The amendment, put briefly would make it clear that all persons are welcomed into membership of the United Methodist Church.  There were many arguments against this amendment.  The one that made the least sense was the argument that this amendment would force Pastors into allowing anyone into membership without any standards.  At first, I was torn on this amendment because of this issue, but after re-reading I saw the word “eligible.”  This is not a mandate compelling churches to include anyone that wants to join. 

There are a lot of smoke-screen arguments against this amendment, but the only viable reason anyone would vote against it is that they don’t want a gay person sitting next to them in church.   

I thought that this would be the line that people wouldn’t cross.  I thought this was the dividing point between the moderate majority and the extremes.  I understand that people are divided on issues of pastoral authority and marriage.  But I also thought that keeping people out of churches was going to be too far.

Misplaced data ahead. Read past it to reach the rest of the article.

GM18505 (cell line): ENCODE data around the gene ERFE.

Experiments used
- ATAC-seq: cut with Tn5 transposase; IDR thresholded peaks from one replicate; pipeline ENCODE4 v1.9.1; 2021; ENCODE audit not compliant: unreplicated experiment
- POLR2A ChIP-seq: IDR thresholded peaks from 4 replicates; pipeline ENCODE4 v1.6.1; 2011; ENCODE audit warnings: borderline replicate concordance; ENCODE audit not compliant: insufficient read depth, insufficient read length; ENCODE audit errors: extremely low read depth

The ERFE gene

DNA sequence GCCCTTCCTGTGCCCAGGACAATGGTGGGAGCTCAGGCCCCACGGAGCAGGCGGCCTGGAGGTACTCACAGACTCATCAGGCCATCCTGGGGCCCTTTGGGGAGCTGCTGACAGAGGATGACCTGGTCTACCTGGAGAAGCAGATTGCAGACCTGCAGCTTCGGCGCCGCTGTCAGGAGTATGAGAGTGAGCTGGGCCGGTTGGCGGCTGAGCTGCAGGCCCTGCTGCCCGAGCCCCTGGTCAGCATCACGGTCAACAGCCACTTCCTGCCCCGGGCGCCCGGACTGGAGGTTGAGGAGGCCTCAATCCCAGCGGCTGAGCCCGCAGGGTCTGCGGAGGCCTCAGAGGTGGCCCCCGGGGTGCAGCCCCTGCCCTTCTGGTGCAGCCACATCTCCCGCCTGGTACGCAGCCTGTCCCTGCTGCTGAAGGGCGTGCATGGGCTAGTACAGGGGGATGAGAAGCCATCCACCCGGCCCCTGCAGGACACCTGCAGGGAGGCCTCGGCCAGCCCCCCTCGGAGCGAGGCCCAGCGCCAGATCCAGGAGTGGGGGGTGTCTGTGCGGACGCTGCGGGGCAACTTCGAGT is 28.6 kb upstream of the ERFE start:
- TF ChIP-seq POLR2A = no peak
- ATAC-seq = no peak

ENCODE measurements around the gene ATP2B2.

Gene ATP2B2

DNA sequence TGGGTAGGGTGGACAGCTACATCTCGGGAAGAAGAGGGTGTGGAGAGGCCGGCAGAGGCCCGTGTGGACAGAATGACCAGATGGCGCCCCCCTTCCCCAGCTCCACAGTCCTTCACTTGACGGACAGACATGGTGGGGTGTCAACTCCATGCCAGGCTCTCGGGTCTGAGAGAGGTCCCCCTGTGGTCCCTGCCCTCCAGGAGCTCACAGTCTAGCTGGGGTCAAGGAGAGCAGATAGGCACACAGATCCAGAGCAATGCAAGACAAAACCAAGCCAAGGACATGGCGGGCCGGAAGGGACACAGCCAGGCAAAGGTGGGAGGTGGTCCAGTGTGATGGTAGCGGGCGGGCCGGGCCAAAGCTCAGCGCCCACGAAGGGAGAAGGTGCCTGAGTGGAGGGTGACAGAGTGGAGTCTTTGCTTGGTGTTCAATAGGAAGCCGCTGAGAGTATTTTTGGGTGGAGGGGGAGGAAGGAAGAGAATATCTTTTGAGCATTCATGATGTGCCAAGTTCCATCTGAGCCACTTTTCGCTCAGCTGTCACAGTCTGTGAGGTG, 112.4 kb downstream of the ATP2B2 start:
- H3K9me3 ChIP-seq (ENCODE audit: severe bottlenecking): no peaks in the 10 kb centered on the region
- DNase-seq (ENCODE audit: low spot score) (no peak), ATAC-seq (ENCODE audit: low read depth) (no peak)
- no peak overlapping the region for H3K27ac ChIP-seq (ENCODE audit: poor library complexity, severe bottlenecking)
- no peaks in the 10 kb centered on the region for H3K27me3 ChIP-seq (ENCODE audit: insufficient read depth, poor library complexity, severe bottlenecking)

I believed that the moderate majority would rise and say, “we are a welcoming church.”  I thought that people could get beyond the fear-mongering and the politics and the polarization and say, “We have open hearts, open doors, and open minds.”  This amendment wasn’t about homosexual marriage.  It was not about homosexuals in the pulpit.  Really, it wasn’t about homosexuality at all.  It was about a church standing up and saying simply, “We welcome ALL.”  I really thought that the conference I love was going to vote to approve this amendment.

By a vote of 51%-46%, I was proven wrong.

Hii welcomes all of His children.  Apparently Wii don’t.


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Fixing the Skandal

A few weeks ago, my friend and colleague Will Deuel had a series of posts on his blog, “A Man Called Preach.”  His series of posts about the Skand-lous mission of the Board of Ordained Minstry created quite a whirlwind, including dozens of responses from well-wishers, sympathizers, and fellow probationary Elders rumbling along the ordination track.

As I think about our current Board of Ordained Ministry in the Illinois Great Rivers Conference, I concur with much of what Will had to say, especially in suggesting that it needs to be re-thought.  So I kept on thinking…

What if the Board of Ordained Ministry was perceived not so much as a board of gatekeepers, but as a team of mentors?